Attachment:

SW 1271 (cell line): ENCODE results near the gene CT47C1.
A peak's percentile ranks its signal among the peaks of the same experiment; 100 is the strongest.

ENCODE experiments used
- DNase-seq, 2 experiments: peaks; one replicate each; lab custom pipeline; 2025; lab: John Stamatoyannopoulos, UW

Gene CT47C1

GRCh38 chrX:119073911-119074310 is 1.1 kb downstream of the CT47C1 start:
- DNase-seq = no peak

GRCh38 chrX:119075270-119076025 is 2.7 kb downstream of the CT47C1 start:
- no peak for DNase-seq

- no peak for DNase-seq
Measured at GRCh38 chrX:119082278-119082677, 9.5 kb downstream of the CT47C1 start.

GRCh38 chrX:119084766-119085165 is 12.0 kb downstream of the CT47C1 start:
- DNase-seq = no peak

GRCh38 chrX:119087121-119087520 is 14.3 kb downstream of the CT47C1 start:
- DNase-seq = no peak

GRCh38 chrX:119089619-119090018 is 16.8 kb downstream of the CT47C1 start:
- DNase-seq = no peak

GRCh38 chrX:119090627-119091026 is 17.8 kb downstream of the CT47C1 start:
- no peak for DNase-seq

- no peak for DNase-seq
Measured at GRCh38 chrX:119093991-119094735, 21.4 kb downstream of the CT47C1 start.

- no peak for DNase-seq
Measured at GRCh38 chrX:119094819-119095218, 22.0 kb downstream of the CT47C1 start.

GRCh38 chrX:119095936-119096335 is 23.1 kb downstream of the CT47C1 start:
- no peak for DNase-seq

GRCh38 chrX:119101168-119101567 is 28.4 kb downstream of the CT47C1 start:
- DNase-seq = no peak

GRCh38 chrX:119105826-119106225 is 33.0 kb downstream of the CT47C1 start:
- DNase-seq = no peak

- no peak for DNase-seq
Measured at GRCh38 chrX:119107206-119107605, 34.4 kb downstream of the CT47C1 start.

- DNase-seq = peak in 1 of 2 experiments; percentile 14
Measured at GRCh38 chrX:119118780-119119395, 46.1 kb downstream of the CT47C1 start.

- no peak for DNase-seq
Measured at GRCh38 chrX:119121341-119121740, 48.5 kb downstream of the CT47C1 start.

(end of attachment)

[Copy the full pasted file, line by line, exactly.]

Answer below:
SW 1271 (cell line): ENCODE results near the gene CT47C1.
A peak's percentile ranks its signal among the peaks of the same experiment; 100 is the strongest.

ENCODE experiments used
- DNase-seq, 2 experiments: peaks; one replicate each; lab custom pipeline; 2025; lab: John Stamatoyannopoulos, UW

Gene CT47C1

GRCh38 chrX:119073911-119074310 is 1.1 kb downstream of the CT47C1 start:
- DNase-seq = no peak

GRCh38 chrX:119075270-119076025 is 2.7 kb downstream of the CT47C1 start:
- no peak for DNase-seq

- no peak for DNase-seq
Measured at GRCh38 chrX:119082278-119082677, 9.5 kb downstream of the CT47C1 start.

GRCh38 chrX:119084766-119085165 is 12.0 kb downstream of the CT47C1 start:
- DNase-seq = no peak

GRCh38 chrX:119087121-119087520 is 14.3 kb downstream of the CT47C1 start:
- DNase-seq = no peak

GRCh38 chrX:119089619-119090018 is 16.8 kb downstream of the CT47C1 start:
- DNase-seq = no peak

GRCh38 chrX:119090627-119091026 is 17.8 kb downstream of the CT47C1 start:
- no peak for DNase-seq

- no peak for DNase-seq
Measured at GRCh38 chrX:119093991-119094735, 21.4 kb downstream of the CT47C1 start.

- no peak for DNase-seq
Measured at GRCh38 chrX:119094819-119095218, 22.0 kb downstream of the CT47C1 start.

GRCh38 chrX:119095936-119096335 is 23.1 kb downstream of the CT47C1 start:
- no peak for DNase-seq

GRCh38 chrX:119101168-119101567 is 28.4 kb downstream of the CT47C1 start:
- DNase-seq = no peak

GRCh38 chrX:119105826-119106225 is 33.0 kb downstream of the CT47C1 start:
- DNase-seq = no peak

- no peak for DNase-seq
Measured at GRCh38 chrX:119107206-119107605, 34.4 kb downstream of the CT47C1 start.

- DNase-seq = peak in 1 of 2 experiments; percentile 14
Measured at GRCh38 chrX:119118780-119119395, 46.1 kb downstream of the CT47C1 start.

- no peak for DNase-seq
Measured at GRCh38 chrX:119121341-119121740, 48.5 kb downstream of the CT47C1 start.